by Linda Sommerschütt
The EU member states’ current plans for a common system for winding down troubled banks risk being too complex to work, European Central Bank President Mario Draghi told the Economic and Monetary Affairs Committee on Monday. Parliament’s view of these plans, for which the committee is to approve a negotiating mandate on Tuesday, is likely to be much closer to Mr Draghi’s vision than that of member states.
The credibility of banking union depends not only on a single supervisory system, but also on a single resolution mechanism, said Mr Draghi, in his opening remarks at his regular quarterly meeting with committee MEPs. “The resolution mechanism cannot be single only in name. It is not possible to have hundreds of people consulting each other about the viability of a bank”, he added.
Pressed for specific details of his concerns for the EU bank winding-down system, he stressed that it must be made very clear that the bank supervisor alone should be empowered to assess whether a bank needs to enter the winding-down phase. Asked whether member states should be empowered to veto the activation of a bank wind-down, he replied that this “would not make sense”.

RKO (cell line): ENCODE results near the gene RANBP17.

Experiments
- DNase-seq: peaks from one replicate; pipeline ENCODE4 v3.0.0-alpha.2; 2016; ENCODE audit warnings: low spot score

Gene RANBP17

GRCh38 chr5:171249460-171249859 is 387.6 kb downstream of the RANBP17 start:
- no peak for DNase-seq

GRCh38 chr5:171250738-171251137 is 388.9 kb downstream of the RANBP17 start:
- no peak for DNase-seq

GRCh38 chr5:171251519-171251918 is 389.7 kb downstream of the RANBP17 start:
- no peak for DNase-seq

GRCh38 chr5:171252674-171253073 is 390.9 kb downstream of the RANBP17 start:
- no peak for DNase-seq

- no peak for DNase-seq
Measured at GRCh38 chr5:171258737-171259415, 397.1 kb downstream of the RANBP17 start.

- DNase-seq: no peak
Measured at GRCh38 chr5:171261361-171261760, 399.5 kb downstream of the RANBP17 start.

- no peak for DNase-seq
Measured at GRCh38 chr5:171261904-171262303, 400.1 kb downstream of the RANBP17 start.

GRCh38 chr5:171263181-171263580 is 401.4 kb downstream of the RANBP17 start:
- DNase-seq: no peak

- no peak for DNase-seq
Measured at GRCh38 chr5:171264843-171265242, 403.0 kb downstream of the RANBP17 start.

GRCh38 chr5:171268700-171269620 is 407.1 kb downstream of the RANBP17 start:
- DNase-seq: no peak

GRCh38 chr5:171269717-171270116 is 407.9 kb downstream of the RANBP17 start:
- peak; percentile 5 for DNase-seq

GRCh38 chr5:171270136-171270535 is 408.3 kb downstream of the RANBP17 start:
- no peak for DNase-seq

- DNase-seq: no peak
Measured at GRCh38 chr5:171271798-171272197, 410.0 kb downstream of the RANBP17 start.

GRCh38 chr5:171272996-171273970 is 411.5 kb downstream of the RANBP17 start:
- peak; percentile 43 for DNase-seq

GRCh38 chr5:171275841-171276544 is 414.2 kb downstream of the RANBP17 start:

Helping the real economy
Various MEPs urged Mr Draghi to do more to help the real economy and especially small and medium enterprises (SMEs). He replied that the ECB was already taking action to help the economy as a whole. He also noted that figures on the flow of credit to enterprises “seem to have stopped worsening” and that “risk aversion in the southern countries is decreasing”. These factors should help improve conditions for SMEs, he predicted.
MEPs warned Mr Draghi to pay more attention to the low inflation rates, which some warned could herald deflation. “The Eurozone is not facing a Japanese situation”, he replied. He nonetheless conceded that low inflation needed to be addressed, pledging that the ECB would “remain accommodative for as long as necessary” and stand ready to deploy further tools to this end.